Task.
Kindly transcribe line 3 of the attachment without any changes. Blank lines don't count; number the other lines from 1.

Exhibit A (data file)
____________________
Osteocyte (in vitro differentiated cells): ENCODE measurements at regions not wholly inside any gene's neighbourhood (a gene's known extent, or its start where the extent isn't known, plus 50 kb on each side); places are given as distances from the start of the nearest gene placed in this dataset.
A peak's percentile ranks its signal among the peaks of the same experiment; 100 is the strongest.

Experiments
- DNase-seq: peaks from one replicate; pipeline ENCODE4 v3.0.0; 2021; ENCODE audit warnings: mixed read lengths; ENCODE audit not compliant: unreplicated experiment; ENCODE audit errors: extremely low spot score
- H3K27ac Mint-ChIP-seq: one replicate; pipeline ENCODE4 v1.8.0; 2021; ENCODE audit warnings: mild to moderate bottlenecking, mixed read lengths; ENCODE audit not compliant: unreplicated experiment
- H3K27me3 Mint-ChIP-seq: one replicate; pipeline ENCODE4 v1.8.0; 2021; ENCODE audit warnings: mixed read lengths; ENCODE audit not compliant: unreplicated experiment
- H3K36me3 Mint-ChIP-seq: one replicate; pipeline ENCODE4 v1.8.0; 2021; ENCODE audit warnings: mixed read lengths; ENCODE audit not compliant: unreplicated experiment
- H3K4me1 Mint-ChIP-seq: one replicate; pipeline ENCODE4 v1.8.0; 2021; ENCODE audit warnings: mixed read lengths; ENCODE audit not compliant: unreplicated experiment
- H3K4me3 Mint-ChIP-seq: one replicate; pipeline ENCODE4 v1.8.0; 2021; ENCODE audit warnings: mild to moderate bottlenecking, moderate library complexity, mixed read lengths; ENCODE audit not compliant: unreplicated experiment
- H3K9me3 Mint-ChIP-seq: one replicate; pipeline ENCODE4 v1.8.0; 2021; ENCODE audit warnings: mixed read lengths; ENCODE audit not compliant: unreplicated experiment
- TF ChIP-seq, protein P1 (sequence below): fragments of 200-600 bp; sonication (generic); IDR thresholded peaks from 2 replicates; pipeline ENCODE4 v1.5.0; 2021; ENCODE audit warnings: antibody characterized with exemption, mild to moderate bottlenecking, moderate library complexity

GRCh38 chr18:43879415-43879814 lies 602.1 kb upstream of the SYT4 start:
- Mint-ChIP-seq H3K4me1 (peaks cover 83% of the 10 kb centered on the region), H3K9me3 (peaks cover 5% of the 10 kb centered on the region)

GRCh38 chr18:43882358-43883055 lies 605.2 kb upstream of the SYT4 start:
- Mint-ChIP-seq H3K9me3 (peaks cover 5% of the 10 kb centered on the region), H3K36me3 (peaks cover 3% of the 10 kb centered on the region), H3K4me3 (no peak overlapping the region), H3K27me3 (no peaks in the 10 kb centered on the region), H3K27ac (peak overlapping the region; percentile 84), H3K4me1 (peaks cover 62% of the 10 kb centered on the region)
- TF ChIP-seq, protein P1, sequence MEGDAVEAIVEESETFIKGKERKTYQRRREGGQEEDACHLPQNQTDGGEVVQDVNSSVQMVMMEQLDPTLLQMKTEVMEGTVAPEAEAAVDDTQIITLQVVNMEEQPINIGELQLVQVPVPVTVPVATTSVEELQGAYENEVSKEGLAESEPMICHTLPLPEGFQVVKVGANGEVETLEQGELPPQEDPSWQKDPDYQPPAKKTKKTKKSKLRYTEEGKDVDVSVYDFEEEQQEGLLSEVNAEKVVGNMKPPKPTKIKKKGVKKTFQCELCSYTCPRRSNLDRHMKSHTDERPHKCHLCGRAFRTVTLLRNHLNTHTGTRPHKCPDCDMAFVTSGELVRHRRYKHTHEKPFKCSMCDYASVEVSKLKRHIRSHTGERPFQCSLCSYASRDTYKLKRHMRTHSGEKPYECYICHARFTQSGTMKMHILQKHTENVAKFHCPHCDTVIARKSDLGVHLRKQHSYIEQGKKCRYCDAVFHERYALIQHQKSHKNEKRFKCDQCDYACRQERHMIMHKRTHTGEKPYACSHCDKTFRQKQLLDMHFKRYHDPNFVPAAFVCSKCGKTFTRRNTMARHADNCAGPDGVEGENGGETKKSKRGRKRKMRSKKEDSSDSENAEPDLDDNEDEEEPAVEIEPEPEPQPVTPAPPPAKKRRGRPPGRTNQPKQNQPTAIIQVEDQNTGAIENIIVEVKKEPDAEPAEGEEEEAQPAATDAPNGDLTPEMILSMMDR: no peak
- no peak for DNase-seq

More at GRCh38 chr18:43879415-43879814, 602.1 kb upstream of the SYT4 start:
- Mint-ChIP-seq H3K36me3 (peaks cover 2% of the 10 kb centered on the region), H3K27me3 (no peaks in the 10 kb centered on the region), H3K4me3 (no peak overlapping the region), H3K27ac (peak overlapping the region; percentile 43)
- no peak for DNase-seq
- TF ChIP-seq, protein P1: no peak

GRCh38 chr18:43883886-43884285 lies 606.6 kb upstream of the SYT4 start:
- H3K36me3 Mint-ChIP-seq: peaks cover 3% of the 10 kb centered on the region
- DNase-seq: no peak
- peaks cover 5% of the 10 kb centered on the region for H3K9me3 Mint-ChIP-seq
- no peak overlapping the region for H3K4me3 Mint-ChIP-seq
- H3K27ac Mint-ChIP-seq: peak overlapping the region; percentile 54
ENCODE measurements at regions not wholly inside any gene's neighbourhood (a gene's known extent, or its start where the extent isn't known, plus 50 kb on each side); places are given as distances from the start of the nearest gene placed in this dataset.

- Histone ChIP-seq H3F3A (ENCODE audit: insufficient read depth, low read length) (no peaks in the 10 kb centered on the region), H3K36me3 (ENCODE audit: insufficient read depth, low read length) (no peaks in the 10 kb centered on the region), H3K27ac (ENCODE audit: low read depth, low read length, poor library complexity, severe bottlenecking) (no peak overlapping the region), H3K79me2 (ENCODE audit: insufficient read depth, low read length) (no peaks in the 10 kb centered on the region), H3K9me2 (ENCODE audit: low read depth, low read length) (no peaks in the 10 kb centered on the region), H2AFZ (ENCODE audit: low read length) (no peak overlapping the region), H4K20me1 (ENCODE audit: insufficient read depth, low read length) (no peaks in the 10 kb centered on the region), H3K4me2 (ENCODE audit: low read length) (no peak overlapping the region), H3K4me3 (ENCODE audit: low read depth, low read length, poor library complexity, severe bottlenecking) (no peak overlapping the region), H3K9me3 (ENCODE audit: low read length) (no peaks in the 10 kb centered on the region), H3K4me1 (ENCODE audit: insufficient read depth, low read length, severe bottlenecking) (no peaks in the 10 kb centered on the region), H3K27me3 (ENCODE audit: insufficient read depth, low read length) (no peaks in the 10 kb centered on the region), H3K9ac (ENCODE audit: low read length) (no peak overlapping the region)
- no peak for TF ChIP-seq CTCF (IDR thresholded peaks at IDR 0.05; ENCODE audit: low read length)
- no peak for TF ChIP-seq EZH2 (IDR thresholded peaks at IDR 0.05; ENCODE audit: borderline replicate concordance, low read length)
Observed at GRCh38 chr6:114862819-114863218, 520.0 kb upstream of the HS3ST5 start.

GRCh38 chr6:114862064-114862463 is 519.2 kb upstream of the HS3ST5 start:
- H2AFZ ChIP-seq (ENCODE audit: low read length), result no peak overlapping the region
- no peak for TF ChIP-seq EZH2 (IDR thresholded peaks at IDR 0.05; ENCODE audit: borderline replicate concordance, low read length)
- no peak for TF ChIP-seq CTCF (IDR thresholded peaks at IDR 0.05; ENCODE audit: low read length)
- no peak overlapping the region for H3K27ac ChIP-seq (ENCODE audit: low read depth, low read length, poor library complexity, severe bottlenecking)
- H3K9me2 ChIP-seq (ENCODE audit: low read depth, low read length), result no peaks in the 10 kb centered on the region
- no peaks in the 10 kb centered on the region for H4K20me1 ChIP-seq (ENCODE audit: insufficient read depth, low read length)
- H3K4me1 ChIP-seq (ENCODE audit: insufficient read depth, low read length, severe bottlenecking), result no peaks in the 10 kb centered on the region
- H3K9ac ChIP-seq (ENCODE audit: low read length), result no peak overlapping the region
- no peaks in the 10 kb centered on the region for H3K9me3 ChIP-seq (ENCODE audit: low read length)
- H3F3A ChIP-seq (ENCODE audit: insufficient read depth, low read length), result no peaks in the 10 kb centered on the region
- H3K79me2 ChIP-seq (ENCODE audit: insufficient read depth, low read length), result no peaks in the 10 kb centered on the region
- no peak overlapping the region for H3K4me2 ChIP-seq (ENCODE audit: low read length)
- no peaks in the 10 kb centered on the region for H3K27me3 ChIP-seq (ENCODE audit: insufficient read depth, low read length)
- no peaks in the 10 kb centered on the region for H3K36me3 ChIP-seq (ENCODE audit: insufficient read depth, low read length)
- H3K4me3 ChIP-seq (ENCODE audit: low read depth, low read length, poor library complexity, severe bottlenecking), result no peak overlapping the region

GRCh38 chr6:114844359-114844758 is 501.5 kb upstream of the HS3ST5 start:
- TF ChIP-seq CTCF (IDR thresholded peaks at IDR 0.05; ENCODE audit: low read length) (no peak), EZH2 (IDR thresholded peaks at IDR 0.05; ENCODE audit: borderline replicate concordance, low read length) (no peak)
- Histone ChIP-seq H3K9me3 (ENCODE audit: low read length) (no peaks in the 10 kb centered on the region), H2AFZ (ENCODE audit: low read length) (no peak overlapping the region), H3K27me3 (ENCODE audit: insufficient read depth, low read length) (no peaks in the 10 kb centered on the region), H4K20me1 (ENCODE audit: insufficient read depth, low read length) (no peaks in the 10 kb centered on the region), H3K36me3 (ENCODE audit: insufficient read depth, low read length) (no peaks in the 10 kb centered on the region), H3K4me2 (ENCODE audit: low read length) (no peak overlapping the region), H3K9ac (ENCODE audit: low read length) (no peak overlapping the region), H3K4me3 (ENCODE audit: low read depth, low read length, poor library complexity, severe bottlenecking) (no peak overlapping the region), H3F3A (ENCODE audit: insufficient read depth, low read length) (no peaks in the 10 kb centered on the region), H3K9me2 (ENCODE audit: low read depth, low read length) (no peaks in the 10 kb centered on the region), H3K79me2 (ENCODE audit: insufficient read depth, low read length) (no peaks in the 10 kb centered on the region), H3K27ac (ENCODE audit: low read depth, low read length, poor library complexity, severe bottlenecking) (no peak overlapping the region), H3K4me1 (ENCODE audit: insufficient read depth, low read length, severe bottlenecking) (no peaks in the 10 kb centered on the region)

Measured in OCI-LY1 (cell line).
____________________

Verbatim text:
Experiments